With the uncertainty of the past few years, more people than ever have instinctively looked for new, alternative ways to invest. For many, cryptoassets, including Bitcoin and non-fungible tokens, have been the chosen method.

When deciding to go digital with your investments, it is important to consider how you will tax the profit or loss you make on these assets. As HMRC does not consider cryptoassets a form of money or currency, the special tax rules that would typically apply to holding and lending money will not apply to cryptoassets.

How Are Cryptoassets Taxed?

In the instance whereby cryptoassets have been lent or ‘staked’ (lent to a platform that then lends to various borrowers), the return provided to the asset owner is not classed as ‘interest’. It is instead taxable either as sundry income or a capital gain.

HMRC is unlikely to consider cryptoassets transactions as trading, which means that, by default, the transactions are capital, and any profits must be taxed at capital gains. As a result, for every sale or exchange of cryptoassets, a gain or loss must be calculated.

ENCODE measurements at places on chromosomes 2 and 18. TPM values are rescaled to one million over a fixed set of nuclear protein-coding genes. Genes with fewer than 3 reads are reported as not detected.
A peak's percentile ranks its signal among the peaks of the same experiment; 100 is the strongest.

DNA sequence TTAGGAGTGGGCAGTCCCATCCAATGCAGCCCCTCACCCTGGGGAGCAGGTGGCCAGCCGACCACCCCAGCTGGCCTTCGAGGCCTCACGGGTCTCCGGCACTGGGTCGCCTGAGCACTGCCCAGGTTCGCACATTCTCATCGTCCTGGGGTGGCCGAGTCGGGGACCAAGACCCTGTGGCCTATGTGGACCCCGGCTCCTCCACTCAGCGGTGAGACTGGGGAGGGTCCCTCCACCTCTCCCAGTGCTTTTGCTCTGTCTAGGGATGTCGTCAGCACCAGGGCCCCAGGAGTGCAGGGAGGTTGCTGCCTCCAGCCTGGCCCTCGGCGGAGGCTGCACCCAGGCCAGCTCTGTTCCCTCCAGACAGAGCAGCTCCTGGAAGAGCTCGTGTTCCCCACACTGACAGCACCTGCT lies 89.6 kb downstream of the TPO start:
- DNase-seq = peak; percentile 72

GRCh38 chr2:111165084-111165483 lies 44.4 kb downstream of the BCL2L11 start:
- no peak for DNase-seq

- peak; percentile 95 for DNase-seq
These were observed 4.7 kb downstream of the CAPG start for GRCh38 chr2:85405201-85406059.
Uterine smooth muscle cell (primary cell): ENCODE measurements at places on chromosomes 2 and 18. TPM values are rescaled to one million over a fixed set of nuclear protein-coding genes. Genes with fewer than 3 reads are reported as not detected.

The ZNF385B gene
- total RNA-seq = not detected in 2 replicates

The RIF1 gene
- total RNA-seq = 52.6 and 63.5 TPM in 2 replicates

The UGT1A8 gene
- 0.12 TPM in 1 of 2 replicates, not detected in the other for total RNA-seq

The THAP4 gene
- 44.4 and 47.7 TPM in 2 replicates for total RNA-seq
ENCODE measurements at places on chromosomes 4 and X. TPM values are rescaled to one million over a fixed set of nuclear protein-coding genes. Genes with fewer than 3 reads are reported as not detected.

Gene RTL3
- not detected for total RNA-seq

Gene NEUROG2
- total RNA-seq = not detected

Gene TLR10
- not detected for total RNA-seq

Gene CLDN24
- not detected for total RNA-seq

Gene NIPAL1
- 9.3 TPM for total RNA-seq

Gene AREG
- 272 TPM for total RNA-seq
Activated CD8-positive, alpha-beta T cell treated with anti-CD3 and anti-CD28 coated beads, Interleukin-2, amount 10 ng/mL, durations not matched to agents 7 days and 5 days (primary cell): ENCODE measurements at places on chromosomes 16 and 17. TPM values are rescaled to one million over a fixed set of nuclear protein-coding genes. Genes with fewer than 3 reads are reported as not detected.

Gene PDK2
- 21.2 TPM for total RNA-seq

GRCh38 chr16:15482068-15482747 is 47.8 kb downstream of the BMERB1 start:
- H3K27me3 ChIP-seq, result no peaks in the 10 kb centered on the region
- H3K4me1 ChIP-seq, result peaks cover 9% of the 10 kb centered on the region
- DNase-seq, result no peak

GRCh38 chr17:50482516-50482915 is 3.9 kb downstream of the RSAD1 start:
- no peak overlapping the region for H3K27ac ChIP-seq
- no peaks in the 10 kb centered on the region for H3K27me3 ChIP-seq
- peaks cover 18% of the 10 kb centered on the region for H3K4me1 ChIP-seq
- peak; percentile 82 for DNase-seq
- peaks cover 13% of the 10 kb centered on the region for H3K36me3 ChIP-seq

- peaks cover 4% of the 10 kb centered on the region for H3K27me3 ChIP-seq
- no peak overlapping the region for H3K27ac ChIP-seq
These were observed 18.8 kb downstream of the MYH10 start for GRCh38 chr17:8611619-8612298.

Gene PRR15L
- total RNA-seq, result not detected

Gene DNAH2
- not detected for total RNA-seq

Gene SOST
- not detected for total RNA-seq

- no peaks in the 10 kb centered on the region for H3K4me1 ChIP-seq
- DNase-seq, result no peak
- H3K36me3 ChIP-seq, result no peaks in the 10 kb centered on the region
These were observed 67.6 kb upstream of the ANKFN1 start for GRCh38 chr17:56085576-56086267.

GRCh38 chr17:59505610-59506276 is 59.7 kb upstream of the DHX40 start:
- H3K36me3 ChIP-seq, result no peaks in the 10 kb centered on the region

As crypto transactions are often automated and carried out in vast numbers over short periods, this can create serious practical problems. You will need to extract any necessary transaction data from your digital exchanges and digital wallets to allow each transaction to be analysed into a capital gains tax computation. Currently, there is no software that can do this, making gathering this information a very time-consuming, expensive process.

Finally, HMRC is aware of cryptoasset transactions as it receives information about customers from digital exchanges.